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A Conversation With Philip Wynne

The creator of Felipe Gregorio has been making cigars since 1990.
David Savona
From the Print Edition:
Kurt Russell, May/June 2006

(continued from page 2)

Q: Did Bob Franzblau and Thompson pull you out of your debt?
A: Yes. I owe him. He saved my Dominican factory—100 percent.

Q: So this allows you to continue with your premier brands?
A: Yes, but it also opened up my eyes. I said, I've been busting my ass and going to these countries for 10 years, and the Dominican is fantastic. It was accessible, you could eat well, there were beaches, nice hotels. I said, What the hell am I doing struggling? I wanted to bring more of my type of production to the D.R., but we couldn't because we were basically mass—making cigars for Thompson, and not really any blends, but just working on price quality, good construction, Sumatra wrapper, Connecticut. So as I started building up reserves and started making some money, I started bringing in better tobaccos, started doing things in the Dominican different, because I want to make Dominican my flagship factory.

I created Felipe Dominican there, I created Petrus Fortus there, I made the Excellence there. You see the notches going up every time, I'm bringing the bar a bit higher—not exactly where I want to be, but I'm getting there. I had to change the mindset of my partner, who said, Listen, I don't give a shit about making good cigars, we have to pay bills here. Valid point. So we took the dream of making a hotel and cigar factory, we sold off half the lot and made houses, we financed ourselves and we became financially sound. So we have no debt.

Q: When was this?
A: Between '98 to about 2001.

Q: So during this time you're paying down debt, making lots of cigars for Thompson and getting back on your feet?
A: Now we have money, we owe no money—we're always short of money in this business, everyone is—but since I've concentrated a lot on making cigars for other people, my personal cigar sales have dwindled. So now I have to bring those up.

I started doing a lot of stuff for Cigars International, too, so now we have two big mail—order houses we're making product for. But we're making an inexpensive cigar, which I don't want to do. I don't want these mail—order houses to take more than 30 percent of our business, so gradually we're changing. I'm making some more private—label cigars for some people in Europe, I make a cigar for a friend of mine who has a jewelry chain, and then I make cigars for a diamond broker.

Q: What's your distribution like?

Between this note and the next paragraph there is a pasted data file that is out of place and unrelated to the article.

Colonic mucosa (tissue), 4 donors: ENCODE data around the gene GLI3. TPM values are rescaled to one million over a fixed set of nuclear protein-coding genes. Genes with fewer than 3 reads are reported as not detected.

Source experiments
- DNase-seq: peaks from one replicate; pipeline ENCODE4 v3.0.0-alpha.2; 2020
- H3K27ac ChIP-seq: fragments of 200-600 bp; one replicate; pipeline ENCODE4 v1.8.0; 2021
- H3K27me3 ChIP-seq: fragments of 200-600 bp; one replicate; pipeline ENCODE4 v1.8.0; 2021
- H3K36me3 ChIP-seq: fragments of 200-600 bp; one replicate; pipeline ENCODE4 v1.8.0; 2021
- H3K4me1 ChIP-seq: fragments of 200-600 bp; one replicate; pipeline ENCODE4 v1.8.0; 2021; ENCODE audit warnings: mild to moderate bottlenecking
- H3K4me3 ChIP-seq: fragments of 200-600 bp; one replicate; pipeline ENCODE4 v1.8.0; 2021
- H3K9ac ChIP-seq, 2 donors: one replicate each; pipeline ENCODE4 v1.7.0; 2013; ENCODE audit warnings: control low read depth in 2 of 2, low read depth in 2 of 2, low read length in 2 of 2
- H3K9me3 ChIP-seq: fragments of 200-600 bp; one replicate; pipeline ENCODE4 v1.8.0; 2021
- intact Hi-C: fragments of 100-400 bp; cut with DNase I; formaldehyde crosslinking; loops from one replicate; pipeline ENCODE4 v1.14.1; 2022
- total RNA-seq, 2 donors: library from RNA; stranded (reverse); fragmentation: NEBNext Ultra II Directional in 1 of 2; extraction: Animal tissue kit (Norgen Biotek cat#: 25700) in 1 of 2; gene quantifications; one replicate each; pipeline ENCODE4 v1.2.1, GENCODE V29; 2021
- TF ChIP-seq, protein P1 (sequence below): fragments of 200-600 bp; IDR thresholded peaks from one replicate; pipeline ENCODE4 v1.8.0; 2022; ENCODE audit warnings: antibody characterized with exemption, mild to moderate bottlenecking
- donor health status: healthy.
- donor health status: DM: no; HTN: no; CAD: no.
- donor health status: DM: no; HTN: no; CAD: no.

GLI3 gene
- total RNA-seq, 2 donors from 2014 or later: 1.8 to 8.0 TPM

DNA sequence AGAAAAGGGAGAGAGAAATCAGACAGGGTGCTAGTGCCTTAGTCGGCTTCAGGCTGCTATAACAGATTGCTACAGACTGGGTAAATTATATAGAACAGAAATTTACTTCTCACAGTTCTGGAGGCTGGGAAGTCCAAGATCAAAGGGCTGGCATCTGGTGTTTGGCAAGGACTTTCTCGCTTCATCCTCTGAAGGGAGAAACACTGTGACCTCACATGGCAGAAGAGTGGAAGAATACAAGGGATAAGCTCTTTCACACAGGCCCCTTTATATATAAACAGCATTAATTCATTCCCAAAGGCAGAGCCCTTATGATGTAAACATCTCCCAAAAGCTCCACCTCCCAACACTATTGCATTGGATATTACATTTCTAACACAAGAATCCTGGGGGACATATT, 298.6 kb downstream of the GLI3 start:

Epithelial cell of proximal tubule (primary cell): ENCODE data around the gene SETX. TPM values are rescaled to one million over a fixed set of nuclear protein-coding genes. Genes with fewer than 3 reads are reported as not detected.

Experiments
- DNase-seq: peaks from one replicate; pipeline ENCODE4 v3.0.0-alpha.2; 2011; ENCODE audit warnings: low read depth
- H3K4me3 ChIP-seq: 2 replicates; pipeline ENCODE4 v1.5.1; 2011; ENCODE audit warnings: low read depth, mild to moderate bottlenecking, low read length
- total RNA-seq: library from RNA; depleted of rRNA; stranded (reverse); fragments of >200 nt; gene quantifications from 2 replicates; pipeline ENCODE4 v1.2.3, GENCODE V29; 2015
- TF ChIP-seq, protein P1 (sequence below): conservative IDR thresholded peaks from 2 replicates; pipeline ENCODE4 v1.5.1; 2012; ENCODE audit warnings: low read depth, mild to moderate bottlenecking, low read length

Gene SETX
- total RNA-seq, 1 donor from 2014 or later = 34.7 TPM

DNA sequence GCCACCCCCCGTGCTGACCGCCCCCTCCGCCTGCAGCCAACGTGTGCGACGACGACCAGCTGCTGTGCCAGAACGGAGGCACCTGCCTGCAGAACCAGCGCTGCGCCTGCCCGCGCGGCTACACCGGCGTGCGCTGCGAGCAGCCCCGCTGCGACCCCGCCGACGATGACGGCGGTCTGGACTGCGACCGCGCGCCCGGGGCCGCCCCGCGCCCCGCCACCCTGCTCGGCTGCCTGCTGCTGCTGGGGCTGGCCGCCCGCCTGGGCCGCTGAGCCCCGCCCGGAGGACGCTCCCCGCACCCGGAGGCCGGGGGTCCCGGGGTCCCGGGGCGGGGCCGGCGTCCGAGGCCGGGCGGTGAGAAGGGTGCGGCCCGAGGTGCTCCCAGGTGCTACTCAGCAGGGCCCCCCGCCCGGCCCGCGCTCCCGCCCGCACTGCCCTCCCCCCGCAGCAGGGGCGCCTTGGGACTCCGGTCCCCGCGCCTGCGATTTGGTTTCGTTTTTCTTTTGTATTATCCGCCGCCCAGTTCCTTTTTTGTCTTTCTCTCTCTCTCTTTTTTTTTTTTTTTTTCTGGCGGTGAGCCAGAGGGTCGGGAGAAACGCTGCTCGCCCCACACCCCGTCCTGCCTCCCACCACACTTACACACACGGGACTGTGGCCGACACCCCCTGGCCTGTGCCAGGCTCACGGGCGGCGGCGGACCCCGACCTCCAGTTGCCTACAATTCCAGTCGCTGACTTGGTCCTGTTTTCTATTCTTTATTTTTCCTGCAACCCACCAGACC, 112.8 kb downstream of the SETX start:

A: At my height I had 500 or 600 shops that I sold to on a regular basis, and maybe now I'm at 300. In 2002, 2003, a German manufacturer called Poeschl that makes snuff approached me to do a joint venture in the United States to distribute their snuff. It did not work out, but it gave me a lot of exposure to my brands again, and I managed to get into shops that didn't traditionally carry my cigars.

Now I'm saying that I want to come out with great cigars, so I'm looking for tobacco. That brings me to Felipe Power, where I had stockpiled some of the original Centenario tobacco—the filler—plus I have some old Dominican piloto Cubano. We put a Nicaraguan binder on it, but what was missing was the wrapper. [I found this] Costa Rica Havana seed, and this wrapper was like, "Wow." This did it. Now I'm in the process of making this cigar.

Q: This is your 15th anniversary smoke?
A: Yes. [Offers a cigar.] This is blended to be very full bodied. It's a very much in—your—face cigar. Eventually I would like to bring all of my production over to the Dominican Republic. I'm seeing that it's about time to start going my own way.

Q: You talked about the Iguana, which is unusual. Recently, you brought out double—barreled "shotgun" cigars called Three Tierras. Where did you get that idea?
A: When I look for blends, I smoke a very small—ring—gauge cigar made entirely of that one tobacco, for me to get the full effect of that tobacco. So I was smoking that and I said, Let's educate the consumer by putting two cigars—one pure Nicaragua, one pure Dominican—[inside the same wrapper], and when they smoke it, they're getting a pure delivery of each cigar, and it mixes on the palate.


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